Herriman Girls Rugby Towers Over The Competition
Jun 12, 2015 05:32PM
● By Greg James
The Herriman girls rugby team lifts senior Kylie Holker in a rugby play typically called a lineout. Photo courtesy of Nicole Holker
The unsanctioned high school sport of girls rugby has grown leaps and bounds at Herriman High School. In the school’s short five-year history they have become a powerhouse. The girls team finished their 2015 spring season with only one loss and ranked 18th in the country.
“We had a great season. Losing in the championship game to Orem was disappointing for the girls, but I pointed out that it is not a bad thing to lose to a good team. In our first year we won a game or two, then we made it to the quarterfinals, this year the finals. I am a proponent of steady progress and we are doing that. The boys and girls are building a program that is an asset to the community,” girls head coach Joe Hoff said.
The Mustangs lost their only game of the season in the state finals May 10 to Orem, 39-5, the defending girls state champions. Orem had not surrendered a point all season. Orem head coach Jeremiah Tiatia said Herriman was “aggressive and they wanted it.”
Herriman was 6-0 in the regular season. They defeated the Vipers 51-14. The Vipers are made up of girls from the south valley area also. Rugby is not a Utah High School Activities Association sanctioned sport, so boundaries are not directed and players are able to participate in any team they can. Herriman is made up of girls that attend mostly Herriman and Riverton High Schools.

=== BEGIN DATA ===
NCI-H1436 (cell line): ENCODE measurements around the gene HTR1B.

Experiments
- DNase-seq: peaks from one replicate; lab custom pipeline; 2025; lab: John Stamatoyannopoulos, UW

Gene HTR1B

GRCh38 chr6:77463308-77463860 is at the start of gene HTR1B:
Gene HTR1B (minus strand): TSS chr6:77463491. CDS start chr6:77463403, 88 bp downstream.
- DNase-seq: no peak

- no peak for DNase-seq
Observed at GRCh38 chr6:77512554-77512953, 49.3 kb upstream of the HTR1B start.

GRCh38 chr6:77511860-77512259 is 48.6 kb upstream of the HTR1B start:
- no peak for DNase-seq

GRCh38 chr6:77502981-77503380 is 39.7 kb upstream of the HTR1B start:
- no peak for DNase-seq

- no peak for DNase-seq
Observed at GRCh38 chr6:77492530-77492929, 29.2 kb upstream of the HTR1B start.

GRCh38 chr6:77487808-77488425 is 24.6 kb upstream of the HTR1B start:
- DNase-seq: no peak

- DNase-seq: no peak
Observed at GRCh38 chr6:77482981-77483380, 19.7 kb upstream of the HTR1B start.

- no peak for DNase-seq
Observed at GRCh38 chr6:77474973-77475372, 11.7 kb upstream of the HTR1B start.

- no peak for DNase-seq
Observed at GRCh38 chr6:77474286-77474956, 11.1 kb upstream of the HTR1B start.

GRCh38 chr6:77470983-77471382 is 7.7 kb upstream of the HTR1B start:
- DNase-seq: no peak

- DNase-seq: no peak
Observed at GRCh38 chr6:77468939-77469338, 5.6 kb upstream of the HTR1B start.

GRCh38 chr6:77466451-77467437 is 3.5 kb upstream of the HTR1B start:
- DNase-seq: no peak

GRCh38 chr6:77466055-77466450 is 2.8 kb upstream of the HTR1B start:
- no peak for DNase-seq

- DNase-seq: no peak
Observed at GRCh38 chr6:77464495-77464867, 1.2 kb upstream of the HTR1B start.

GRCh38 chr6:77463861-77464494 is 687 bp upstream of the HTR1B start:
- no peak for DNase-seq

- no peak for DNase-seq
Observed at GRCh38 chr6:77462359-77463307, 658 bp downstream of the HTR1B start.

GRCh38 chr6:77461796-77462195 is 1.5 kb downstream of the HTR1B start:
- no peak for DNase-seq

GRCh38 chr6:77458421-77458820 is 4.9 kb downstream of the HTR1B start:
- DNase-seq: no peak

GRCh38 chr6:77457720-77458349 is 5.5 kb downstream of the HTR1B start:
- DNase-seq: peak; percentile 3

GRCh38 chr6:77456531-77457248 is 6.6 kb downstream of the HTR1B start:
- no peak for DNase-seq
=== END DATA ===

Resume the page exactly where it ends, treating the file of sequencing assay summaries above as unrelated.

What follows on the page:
“I had always wanted to play football and stuff because I had grown up with the boys. A couple of my friends told me I should try it. This was my senior year so I gave it a shot. We did well and I fell in love with the sport. All of the contact is perfect for me,” Herriman senior Kylie Holker said.
Holker has played rugby for four months. She earned starting playing time as a flank. A flank is a forward that makes short bruising runs with the ball and are usually the strongest players. Forwards also take part in the scrum, the most recognizable part of a rugby match.
“When Kylie told me she was going to play rugby I did not know the game very well. I had my first anxiety attack at the first game. I did not realize how rough the game was and how much contact they had. I thought we would end up in the emergency room. I am now cheering for her to hit harder and get in there. It was a complete switch from my first game to my last,” Kylie’s mother, Nicole Holker, said.
Holker, Jessica Boyle, Stephanie Hickman, Alex Sedrick, Delany Rakuita and Kiana Kula were selected to play on the Utah 7’s all-star team. They will be traveling to Victoria, British Columbia, Canada to represent Utah in July.
Rugby is not the typical girls high school sport.
“Being aggressive is the hard part to teach the girls. Some really want to get out and tackle, but others I have to push. Contact sports for girls are limited. Kylie, Steph and Alex grasped the game. They were committed to our team on and off the field,” Hoff said.
Hoff and Holker both said the team has become like a second family.
“The culture of this game is different, after the game there is a social. For the older men they go to the bar and lie about their accomplishments. For the girls we have altered that into food and a get together. In the end this is a sisterhood of rugby players,” Hoff said.
The Mustang girls play a fall and spring season and have begun preparations for next year’s team.